Monkey Species Discovered
Two teams of scientists working hundreds of miles apart in Tanzania have independently discovered a new species of monkey -- the first new African monkey to be discovered in 21 years.
Dubbed the highland mangabey, Lophocebus kipunji is about three feet long from head to rump with a three-foot-long tail; weighs about 30 pounds; has long, mostly brown fur; sports a lighter brown, spiky, punklike hairdo; and communicates with a distinctive call that is more of a "honk-bark" than the standard-issue mangabey's "whoop-gobble," the teams report in the May 20 issue of Science magazine.
Mangabeys are a kind of monkey found only in equatorial Africa. Their closest relatives are baboons and mandrills.
The hunt began in January 2003, when researchers with the Wildlife Conservation Society (WCS) heard rumors of a shy and unusual monkey living in Tanzania's southern highlands. No one knew if the stories were true, because local people have a lively oral tradition based in part on mythical animals. But the WCS team spotted one in December of that year near Mount Rungwe.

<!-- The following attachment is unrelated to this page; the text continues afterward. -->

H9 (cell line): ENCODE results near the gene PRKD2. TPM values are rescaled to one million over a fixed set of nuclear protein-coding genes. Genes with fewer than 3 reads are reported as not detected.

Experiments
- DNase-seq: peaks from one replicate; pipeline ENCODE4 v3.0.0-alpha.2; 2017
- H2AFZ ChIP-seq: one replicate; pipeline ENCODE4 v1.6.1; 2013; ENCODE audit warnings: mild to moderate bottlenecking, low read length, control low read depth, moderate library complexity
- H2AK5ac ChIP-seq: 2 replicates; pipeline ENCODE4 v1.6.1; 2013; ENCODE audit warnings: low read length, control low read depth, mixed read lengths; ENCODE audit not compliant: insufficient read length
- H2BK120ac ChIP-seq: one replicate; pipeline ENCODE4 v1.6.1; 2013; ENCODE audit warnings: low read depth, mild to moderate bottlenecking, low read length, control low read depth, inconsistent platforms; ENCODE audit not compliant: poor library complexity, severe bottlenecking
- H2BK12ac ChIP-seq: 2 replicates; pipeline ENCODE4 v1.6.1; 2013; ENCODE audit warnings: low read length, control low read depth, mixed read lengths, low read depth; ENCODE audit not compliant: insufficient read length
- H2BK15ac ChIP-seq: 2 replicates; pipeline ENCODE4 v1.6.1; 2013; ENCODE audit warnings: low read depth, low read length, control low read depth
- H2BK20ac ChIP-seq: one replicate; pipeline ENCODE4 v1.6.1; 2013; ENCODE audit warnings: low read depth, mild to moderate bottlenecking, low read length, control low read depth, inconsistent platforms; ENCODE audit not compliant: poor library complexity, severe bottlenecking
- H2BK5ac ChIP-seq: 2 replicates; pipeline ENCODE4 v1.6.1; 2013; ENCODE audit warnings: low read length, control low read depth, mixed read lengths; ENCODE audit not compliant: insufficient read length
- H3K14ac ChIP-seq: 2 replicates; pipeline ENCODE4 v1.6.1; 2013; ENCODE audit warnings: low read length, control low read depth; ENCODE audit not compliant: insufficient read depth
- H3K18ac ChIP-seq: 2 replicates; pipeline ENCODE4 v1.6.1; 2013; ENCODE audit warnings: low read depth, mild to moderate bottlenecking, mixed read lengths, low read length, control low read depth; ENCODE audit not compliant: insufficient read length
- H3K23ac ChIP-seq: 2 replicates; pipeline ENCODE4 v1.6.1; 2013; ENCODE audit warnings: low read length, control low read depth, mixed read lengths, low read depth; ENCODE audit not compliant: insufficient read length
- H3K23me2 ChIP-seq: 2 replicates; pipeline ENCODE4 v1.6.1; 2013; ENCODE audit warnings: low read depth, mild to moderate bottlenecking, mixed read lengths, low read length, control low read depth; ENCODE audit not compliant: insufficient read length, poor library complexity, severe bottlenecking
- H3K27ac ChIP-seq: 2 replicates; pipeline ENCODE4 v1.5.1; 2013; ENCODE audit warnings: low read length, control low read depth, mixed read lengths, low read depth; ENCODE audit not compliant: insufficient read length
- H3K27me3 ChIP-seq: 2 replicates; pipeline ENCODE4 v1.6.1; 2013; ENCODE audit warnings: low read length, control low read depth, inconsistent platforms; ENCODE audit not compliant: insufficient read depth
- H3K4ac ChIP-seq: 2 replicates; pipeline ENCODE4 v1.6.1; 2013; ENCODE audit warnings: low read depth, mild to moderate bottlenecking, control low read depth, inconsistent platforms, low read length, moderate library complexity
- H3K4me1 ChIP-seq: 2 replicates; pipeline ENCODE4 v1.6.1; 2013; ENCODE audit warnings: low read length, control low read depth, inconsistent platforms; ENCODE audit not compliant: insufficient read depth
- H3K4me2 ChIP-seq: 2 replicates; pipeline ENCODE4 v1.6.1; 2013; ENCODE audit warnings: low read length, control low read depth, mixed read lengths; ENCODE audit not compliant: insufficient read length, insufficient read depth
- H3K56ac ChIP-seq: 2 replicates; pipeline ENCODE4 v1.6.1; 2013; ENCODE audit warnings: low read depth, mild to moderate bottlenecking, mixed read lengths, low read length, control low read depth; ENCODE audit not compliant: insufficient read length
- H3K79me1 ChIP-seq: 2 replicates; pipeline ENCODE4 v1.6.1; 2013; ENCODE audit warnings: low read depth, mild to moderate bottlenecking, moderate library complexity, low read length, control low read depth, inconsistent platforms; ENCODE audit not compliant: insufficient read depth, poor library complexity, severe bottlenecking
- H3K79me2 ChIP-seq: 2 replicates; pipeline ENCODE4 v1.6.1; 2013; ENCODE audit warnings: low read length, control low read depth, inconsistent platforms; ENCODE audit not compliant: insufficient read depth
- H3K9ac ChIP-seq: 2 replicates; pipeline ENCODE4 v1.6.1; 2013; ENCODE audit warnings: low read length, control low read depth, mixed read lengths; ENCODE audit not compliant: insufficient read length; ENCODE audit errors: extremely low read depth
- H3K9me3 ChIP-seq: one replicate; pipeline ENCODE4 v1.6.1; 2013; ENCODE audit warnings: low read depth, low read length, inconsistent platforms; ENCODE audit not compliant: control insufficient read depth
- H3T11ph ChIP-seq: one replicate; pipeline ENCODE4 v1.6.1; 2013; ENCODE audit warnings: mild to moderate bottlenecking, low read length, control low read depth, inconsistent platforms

Unaware of that, a team from the University of Georgia and Conservation International made a similar find the following July in the Udzungwa Mountains to the east.
Only last October, after they had been studying their respective populations for months, did the two groups find out about each other.
The two populations probably have no more than 500 individuals each. Those small numbers, along with heavy pressure from logging, poaching and other environmental insults, suggest to the researchers that the species deserves to be listed as critically endangered.
-- Rick Weiss
East Antarctic Ice Sheet Growth
Scientists have documented that global warming is causing ice sheets and glaciers across the globe to shrink, which in turn is pushing sea levels higher. Now a researcher at the University of Missouri at Columbia has discovered a rare piece of good news: The East Antarctic ice sheet's interior is actually growing.
Curt Davis and his team observed 7.1 million square kilometers of the East Antarctic ice sheet from 1992 to 2003 and determined with the aid of satellites that the ice sheet is gaining about 45 billion metric tons of mass a year. That could slow sea level rise -- about 1.8 millimeters a year -- by 0.12 millimeters annually.